The Wenger boys are back in town

It has been over seven years since Arsenal have won silverware, a few Emirates Cup's aside.

It has been over seven years since Arsenal have won silverware, a few Emirates Cup’s aside. That is seven years too long for a club of their size and stature in the English game. Since Patrick Vieria lifted the FA Cup in 2005 and swiftly departed, there has been very little for Arsenal fans to shout about. The Champions League final in 2006 against Barcelona was something very big for the Gunners fans to shout about but ultimately it ended in failure and now seems a distant memory.

Their style of the play that they meticulously follow still dazzles the Barclays Premier League audiences. They receive plaudits from all over the globe and the ‘English Barcelona’ have shown no sign of changing THEIR way of playing the beautiful game. Wenger must find a winning formula however, the kind of winning formula that Barcelona have found. And I am sure I speak on behalf of all Arsenal fans when I say it must be sooner, rather than later.

The current crop of players that Arsene Wenger has at his disposal have already shown very promising signs this season that they could end their silverware drought. The majestic Santi Cazorla has taken to the English game like a duck to water with a series of match winning displays. The Spaniard was brought in to fill the void left from the previous summer by his compatriot, Cesc Fabregas, and has so looked like a fantastic replacement.

The German forward, Lukas Podolski has shown signs of becoming a real cult hero at the Emirates since his move in the summer, claiming he wants to place an Arsenal tattoo on his arm. Some commitment. He has also chipped in with two goals as well as producing some eye catching performances. Replacing Robin Van Persie was always going to prove to be a diffi cult task and the French international, Olivier Giroud, has struggled thus far to succeed in RVP’s footsteps. However, as Arsenal fans will tell you, RVP struggled to begin with. As did the king. Thierry Henry.

The sheer abundance of English talent at the club has also dramatically increased in recent years at the club. Theo Walcott, Alex Oxlade Chamberlain, Carl Jenkinson, Kieran Gibbs and the soon to be returning, Jack Wilshere all possess bags of potential for both club and country. The departures of key players such as Emmanuel Adebayor, Samir Nasri, Cesc Fabregas and most recently, Robin Van Persie in recent years has seen Arsenal labelled as a ‘selling club’. Their fi nances speak for themselves and with a state of the art stadium to boot, everything is in place. The home faithful may just be rewarded for their patience with both the board and the manager come next May.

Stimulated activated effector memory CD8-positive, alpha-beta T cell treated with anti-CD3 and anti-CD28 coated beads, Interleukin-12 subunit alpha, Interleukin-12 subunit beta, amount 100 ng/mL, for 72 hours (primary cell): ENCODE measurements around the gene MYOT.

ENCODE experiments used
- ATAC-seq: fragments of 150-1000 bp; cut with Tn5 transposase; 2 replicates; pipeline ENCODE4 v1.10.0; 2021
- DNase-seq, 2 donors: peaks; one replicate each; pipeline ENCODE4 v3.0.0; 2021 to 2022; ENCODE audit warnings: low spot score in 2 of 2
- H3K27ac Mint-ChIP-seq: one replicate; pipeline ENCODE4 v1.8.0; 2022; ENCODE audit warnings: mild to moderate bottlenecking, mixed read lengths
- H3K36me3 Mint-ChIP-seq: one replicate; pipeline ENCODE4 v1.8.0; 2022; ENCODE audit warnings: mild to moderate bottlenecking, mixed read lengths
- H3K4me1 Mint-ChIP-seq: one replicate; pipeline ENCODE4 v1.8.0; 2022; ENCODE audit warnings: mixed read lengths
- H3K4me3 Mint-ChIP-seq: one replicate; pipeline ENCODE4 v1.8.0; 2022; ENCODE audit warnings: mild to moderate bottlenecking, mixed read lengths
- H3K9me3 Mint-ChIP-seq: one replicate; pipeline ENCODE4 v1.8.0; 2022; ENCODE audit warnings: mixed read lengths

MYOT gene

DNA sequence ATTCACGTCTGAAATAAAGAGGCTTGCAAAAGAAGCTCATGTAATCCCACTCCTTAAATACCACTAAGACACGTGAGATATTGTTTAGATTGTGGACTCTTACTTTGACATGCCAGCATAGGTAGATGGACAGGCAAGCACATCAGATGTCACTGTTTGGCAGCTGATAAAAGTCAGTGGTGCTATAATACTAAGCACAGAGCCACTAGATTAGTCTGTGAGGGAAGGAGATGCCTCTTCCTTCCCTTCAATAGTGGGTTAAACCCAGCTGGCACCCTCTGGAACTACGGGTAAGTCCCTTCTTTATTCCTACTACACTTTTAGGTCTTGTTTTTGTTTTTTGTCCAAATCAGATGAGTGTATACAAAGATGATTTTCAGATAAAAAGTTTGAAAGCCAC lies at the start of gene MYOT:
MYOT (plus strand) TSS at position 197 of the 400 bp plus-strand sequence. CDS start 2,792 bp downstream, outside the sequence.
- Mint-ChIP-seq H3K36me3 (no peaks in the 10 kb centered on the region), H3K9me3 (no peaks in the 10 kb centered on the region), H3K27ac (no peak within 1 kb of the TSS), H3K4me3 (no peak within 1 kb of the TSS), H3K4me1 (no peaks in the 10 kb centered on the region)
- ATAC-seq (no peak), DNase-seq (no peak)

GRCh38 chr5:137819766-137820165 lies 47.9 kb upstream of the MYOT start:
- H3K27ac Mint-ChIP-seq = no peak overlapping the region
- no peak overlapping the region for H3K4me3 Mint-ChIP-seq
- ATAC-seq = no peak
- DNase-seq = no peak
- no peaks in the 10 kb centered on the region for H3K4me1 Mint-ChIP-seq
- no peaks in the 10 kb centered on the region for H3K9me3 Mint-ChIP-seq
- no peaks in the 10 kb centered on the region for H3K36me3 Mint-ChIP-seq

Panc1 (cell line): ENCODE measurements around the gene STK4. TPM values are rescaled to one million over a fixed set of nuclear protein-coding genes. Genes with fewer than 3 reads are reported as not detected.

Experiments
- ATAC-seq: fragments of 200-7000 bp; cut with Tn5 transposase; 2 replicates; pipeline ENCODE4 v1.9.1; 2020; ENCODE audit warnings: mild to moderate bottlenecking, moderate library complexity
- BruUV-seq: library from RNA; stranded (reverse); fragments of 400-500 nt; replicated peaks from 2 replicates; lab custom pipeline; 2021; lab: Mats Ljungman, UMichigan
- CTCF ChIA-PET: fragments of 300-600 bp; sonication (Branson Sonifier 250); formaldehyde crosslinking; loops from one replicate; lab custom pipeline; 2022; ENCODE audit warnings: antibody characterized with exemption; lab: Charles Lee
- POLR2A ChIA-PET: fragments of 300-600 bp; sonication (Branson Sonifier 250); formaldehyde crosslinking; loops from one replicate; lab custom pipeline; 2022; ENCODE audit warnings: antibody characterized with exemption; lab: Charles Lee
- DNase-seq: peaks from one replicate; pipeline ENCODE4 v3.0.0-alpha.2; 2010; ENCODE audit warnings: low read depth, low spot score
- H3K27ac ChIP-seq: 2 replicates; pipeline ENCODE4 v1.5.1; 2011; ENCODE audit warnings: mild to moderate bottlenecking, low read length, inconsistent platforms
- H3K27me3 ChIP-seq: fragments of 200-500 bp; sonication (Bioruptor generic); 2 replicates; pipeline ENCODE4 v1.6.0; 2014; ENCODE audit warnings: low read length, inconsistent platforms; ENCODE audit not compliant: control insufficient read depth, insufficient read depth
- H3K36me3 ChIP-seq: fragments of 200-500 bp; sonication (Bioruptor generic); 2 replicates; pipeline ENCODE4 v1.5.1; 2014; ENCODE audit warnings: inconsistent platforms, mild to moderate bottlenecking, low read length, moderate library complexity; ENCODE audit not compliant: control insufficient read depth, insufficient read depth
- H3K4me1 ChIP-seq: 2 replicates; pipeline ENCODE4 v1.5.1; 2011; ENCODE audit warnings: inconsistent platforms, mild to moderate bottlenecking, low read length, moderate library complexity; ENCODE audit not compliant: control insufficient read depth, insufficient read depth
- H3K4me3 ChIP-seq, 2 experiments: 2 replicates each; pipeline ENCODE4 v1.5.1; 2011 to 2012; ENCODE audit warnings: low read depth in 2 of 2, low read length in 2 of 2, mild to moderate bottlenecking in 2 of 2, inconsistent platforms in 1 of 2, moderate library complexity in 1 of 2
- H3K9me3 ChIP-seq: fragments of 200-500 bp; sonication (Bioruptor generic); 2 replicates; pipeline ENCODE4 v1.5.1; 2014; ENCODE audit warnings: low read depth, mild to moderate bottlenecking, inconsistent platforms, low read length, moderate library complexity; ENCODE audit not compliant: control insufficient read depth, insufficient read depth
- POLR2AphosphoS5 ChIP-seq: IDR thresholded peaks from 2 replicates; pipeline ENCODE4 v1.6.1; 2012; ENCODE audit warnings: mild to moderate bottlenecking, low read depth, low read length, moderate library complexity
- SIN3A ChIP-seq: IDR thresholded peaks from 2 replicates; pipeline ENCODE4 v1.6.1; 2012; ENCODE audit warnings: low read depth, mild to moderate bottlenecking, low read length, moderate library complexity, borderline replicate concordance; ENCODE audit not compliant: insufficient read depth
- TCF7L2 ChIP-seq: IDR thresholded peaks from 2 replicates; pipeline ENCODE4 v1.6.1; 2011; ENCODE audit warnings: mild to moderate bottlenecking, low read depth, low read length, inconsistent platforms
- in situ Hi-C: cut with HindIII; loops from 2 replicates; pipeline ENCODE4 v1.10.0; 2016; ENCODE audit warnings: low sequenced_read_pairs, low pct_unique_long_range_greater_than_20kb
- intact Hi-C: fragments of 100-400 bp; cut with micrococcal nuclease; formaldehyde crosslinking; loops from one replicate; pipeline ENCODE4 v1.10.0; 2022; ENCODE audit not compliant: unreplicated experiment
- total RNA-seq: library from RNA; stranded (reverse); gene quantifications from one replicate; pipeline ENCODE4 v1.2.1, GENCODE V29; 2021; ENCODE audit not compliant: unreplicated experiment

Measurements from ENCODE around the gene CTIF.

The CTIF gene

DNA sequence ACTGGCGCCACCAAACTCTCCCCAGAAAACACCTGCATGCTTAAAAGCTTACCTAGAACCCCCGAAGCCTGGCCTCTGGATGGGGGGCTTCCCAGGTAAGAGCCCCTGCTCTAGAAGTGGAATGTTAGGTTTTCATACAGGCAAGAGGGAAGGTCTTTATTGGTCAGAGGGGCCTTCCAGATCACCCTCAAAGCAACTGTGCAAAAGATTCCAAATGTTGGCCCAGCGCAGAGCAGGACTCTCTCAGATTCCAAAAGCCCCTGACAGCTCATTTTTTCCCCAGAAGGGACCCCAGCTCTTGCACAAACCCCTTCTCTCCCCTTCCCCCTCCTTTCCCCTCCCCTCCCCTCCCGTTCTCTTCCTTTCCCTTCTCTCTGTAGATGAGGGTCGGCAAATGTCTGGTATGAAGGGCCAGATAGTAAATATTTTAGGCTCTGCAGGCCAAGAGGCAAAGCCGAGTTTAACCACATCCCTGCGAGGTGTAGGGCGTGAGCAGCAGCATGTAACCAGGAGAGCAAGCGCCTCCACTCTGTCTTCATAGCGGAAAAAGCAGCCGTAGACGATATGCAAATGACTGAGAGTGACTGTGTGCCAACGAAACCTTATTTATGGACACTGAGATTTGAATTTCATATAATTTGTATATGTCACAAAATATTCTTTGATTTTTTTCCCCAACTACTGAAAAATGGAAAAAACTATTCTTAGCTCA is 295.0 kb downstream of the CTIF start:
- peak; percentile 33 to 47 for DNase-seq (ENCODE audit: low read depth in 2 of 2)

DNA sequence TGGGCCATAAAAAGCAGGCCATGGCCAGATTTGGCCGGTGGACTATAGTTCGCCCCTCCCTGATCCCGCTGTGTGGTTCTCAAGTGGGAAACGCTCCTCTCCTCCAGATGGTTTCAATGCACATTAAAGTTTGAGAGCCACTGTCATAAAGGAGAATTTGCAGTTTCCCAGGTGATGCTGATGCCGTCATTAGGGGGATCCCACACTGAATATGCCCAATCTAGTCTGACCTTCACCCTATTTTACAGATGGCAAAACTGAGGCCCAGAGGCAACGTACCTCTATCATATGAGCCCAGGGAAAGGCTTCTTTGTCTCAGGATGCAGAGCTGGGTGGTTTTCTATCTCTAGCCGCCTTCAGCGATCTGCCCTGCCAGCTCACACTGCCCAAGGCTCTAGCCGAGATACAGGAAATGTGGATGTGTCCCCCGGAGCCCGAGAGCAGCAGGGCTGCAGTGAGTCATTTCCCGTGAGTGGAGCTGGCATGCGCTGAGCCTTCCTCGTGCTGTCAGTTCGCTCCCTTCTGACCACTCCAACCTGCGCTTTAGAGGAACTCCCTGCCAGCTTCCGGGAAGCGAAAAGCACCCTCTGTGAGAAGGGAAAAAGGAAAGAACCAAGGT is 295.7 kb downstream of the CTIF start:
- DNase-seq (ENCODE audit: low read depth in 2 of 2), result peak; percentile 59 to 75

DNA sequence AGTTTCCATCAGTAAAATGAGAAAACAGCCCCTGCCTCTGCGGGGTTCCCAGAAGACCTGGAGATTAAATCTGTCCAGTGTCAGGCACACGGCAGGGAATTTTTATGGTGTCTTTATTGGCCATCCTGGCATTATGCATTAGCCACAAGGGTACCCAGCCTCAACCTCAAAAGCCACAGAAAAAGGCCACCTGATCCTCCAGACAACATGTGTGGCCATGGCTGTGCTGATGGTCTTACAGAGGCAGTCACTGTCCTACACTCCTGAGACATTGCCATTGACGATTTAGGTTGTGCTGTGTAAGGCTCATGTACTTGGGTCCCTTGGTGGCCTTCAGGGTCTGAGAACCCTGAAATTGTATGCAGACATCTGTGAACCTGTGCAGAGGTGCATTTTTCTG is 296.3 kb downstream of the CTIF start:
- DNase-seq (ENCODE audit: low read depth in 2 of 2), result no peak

Since two stalemates at the beginning of the season against Stoke and Sunderland respectively, Arsenal’s apparent goal drought has disappeared and they have now surged up the table. Following a 2-0 win away at Anfi eld, Wenger’s men have gone on to dismantle Southampton 6-1 and draw against the champions at the Etihad.

Arsenal are unbeaten against West Ham in their previous eight meetings with an impressive string of victories both home and away. The Hammers last victory against the Gooners was way back in 2007. It happened to be Arsenal’s first defeat at their new home, The Emirates stadium, with Bobby Zamora grabbing the only goal.

Perhaps the most memorable encounter between the sides in recent years occurred on the 5th November, 2006. A 90th minute winner from Marlon Harewood gave the Hammers the three points that day but it was what happened shortly after that goal that captured the headlines. Pardew and Wenger sprung into life with a battle of handbags spurring into life as Wenger disputed just about everything about the goal. Including Pardew’s overzealous celebrations. Wenger was later charged for his actions and the two haven’t seen eye to eye since.

The most recent encounter between the two sides was in January 2011 at Upton Park with Arsenal running away with a 3-0 victory. Not only did, Wayne Bridge have one of the worst debuts in football history, West Ham were truly outclassed yet again by their counterparts. The game was also dubbed as the then West Ham manager, Avram Grant’s, last game as manager. Bookmakers stopped taking bets on the next manager at the Boleyn as rumours surfaced that Martin O’Neil was about to take over the helm. This proved not to be the case. Avram gave the fans a brief farewell, only to return the following week and guide us to relegation. Oh how we do miss you Avram.

Apart from the Wigan game in the Capital One cup, Sam’s men have looked very hard to beat at home this season. The fortress that once was Upton Park, appears to be re-emerging. One positive in particular has been the strength in depth that the squad has. At the time of writing, Andy Carroll’s return is not yet known but if he is fi t once the Arsenal game comes then he could have a big say on the outcome. The clash of styles of play will be interesting. An ugly win against the beautiful football would be perfect. My heart says a 2-0 win but I shall be realistic and go for a 1-1 draw.

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